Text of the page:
Elon Musk Was Right to Let People Go at Twitter. How He Conducted the Layoffs Was All Wrong

Like everyone else, I’ve been watching the Twitter meltdown while munching popcorn and wondering what amazing thing will happen next. As an HR person, I know that many people in big corporations could disappear without affecting the company’s product–including many HR positions.

It is abundantly clear that Twitter had a bloated staff.

Now Musk did not go about terminations the right way. They were too fast and too haphazard. He mistakenly fired people he should have kept.

When conducting layoffs, it’s important to remember that you are eliminating positions, not particular employees. So, while it may have been satisfying for Musk to terminate certain people who spouted off to him on Twitter, it’s not the best idea to do that.

But how can you tell if you should eliminate a position? Here are three essential things to look at!

to keep reading, click here: Elon Musk Was Right to Let People Go at Twitter. How He Conducted the Layoffs Was All Wrong

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4 thoughts on “Elon Musk Was Right to Let People Go at Twitter. How He Conducted the Layoffs Was All Wrong

  1. I’m not sure how we even know that Twitter had a bloated staff, since — apparently — no one yet has performed a credible analysis. Clearly, with their pre-Musk staff, they still had a long way to go on their professed goals of improving their content moderation, not to mention their profitability. And, if they’re now right-sized, what’s the deal about their having to commit, by 5 p.m. today, to “hardcore” working conditions? Obviously, he’s still trying to force a whole new batch of departures. But, at any rate, it’s still hard to see how Musk was right to let people go when he hadn’t followed any of the steps recommended in the article. And, I guess that firing people by email, which was, at one point in time, considered an absolute no-no in this forum, is now perfectly fine?

    1. “And, if they’re now right-sized, what’s the deal about their having to commit, by 5 p.m. today, to “hardcore” working conditions?”

      This sort of thing isn’t terribly uncommon. Giving Elon the benefit of several fairly large doubts, he’s not just trimming fat, he’s taking the company in new directions. This means that some positions are going to be obviated, and the rest of the staff are going to have to work in new directions and explore new opportunities in addition to dealing with the remaining core business.

      Less generously: Elon is attempting to run Twitter like a lean startup tech company. If you’ve got 10 employees, most of whom are buddies, yeah, you can do twelve-hour days routinely. The problem is, Twitter isn’t a startup. It’s an established company, and far too large to operate using the same methods as a startup. Startups generally are below the Dunbar Number and don’t need a lot of management, for example. Multibillion dollar multinational corporations are a tad above the Dunbar Number, and that means that they need a lot of “useless employees” like project managers, program managers, HR staff, and the like–they need, in other words, management. And they need to understand that employees aren’t there for the vision, they’re there for the paycheck.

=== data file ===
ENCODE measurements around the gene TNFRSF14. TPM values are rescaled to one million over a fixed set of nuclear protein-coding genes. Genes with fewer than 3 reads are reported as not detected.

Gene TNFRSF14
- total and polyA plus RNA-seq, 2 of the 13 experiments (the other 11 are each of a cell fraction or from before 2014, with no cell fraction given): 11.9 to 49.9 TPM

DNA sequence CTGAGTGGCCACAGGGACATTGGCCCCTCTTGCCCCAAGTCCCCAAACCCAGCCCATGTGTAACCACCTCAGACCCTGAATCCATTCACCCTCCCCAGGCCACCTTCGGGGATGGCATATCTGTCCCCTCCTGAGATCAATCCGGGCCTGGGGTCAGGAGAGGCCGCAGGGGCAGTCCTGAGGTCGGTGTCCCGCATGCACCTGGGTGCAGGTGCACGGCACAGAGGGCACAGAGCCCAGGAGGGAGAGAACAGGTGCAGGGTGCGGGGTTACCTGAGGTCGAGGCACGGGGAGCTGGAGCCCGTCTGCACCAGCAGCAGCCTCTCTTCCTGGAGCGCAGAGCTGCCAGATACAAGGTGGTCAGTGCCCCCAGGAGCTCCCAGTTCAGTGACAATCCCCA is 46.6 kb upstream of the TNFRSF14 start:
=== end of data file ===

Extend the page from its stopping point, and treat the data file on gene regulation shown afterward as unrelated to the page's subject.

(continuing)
2. Granted we don’t know all the details involved in the takeover and devolvement of positions at Twitter, but there was a large amount of labor cost waste also and waste of corporate funding. I can’t believe that they had kept a full-staffed food service onboard while less than 10% of the employees even showed up for work in person at the office. Before I get ripped apart for not appreciating remote workers, there was a reason that those in-office workers got all those benefits, while at the office. I, personally would have been grateful to get free coffee, but these 6-figure earners were getting 3 square meals daily, plus spa services, etc, but felt it was beyond them to come to work in person at the office on a regular basis. Now they are complaining about being starved because the food service has been cut back.
    Perhaps, Musk’s HR representatives, may not have done everything to the letter in the firing/layoffs procedures but they all got compensation for more than the law required. Which was probably in motion from the first day of negotiations during the sale, that Twitter was supposed to provide notice to the employees that their job positions will be terminated as of the acquisition by Musk but the whole management team thought it was never going to happen, even when it did.
    Because we are not getting a true representation of what was going on, we don’t know the real story, except a biased viewpoint from people who assumed they would never be fired or lose their jobs. And now they are trying to keep their claim of a job and be very vocal-in-the-face-posting on Twitter to their new boss–which is an instant fire on the spot action.

    1. Except as far as the law is concerned, the letter of the law is what matters.

      And if you are going to force me to return to the office when I have been working remotely and meeting my objectives and if you want me to work 100 hours a week for no extra pay, you damn well better feed me.

      I hope the law wins on this one. I am watching with popcorn.

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